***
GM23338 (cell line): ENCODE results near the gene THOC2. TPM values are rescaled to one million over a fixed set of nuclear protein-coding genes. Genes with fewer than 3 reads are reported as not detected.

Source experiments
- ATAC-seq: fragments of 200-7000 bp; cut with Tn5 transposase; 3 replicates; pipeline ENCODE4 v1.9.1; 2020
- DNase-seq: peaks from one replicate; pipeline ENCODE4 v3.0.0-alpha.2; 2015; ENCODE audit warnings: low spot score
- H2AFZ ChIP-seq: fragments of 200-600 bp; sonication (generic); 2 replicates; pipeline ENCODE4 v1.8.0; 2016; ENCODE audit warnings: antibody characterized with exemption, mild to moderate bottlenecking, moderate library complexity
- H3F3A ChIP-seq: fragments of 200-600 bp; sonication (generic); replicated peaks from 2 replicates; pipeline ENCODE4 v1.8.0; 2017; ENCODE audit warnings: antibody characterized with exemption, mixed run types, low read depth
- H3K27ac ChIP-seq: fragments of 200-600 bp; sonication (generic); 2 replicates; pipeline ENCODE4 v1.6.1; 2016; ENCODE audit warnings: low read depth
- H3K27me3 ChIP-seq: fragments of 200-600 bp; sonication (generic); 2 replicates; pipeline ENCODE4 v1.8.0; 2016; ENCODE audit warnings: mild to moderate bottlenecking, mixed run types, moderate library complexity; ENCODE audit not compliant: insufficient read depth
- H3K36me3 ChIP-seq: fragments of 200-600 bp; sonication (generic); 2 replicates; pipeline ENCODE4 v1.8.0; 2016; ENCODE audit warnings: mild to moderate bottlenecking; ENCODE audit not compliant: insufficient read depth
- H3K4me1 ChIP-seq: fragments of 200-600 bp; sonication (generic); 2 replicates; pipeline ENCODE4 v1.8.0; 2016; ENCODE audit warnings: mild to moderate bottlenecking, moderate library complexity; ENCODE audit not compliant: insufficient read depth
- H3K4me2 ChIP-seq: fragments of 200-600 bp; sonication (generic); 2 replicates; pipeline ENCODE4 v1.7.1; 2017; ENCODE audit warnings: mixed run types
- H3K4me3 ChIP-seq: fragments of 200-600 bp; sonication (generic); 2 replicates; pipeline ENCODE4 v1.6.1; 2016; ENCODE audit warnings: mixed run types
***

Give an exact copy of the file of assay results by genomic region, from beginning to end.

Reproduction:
GM23338 (cell line): ENCODE results near the gene THOC2. TPM values are rescaled to one million over a fixed set of nuclear protein-coding genes. Genes with fewer than 3 reads are reported as not detected.

Source experiments
- ATAC-seq: fragments of 200-7000 bp; cut with Tn5 transposase; 3 replicates; pipeline ENCODE4 v1.9.1; 2020
- DNase-seq: peaks from one replicate; pipeline ENCODE4 v3.0.0-alpha.2; 2015; ENCODE audit warnings: low spot score
- H2AFZ ChIP-seq: fragments of 200-600 bp; sonication (generic); 2 replicates; pipeline ENCODE4 v1.8.0; 2016; ENCODE audit warnings: antibody characterized with exemption, mild to moderate bottlenecking, moderate library complexity
- H3F3A ChIP-seq: fragments of 200-600 bp; sonication (generic); replicated peaks from 2 replicates; pipeline ENCODE4 v1.8.0; 2017; ENCODE audit warnings: antibody characterized with exemption, mixed run types, low read depth
- H3K27ac ChIP-seq: fragments of 200-600 bp; sonication (generic); 2 replicates; pipeline ENCODE4 v1.6.1; 2016; ENCODE audit warnings: low read depth
- H3K27me3 ChIP-seq: fragments of 200-600 bp; sonication (generic); 2 replicates; pipeline ENCODE4 v1.8.0; 2016; ENCODE audit warnings: mild to moderate bottlenecking, mixed run types, moderate library complexity; ENCODE audit not compliant: insufficient read depth
- H3K36me3 ChIP-seq: fragments of 200-600 bp; sonication (generic); 2 replicates; pipeline ENCODE4 v1.8.0; 2016; ENCODE audit warnings: mild to moderate bottlenecking; ENCODE audit not compliant: insufficient read depth
- H3K4me1 ChIP-seq: fragments of 200-600 bp; sonication (generic); 2 replicates; pipeline ENCODE4 v1.8.0; 2016; ENCODE audit warnings: mild to moderate bottlenecking, moderate library complexity; ENCODE audit not compliant: insufficient read depth
- H3K4me2 ChIP-seq: fragments of 200-600 bp; sonication (generic); 2 replicates; pipeline ENCODE4 v1.7.1; 2017; ENCODE audit warnings: mixed run types
- H3K4me3 ChIP-seq: fragments of 200-600 bp; sonication (generic); 2 replicates; pipeline ENCODE4 v1.6.1; 2016; ENCODE audit warnings: mixed run types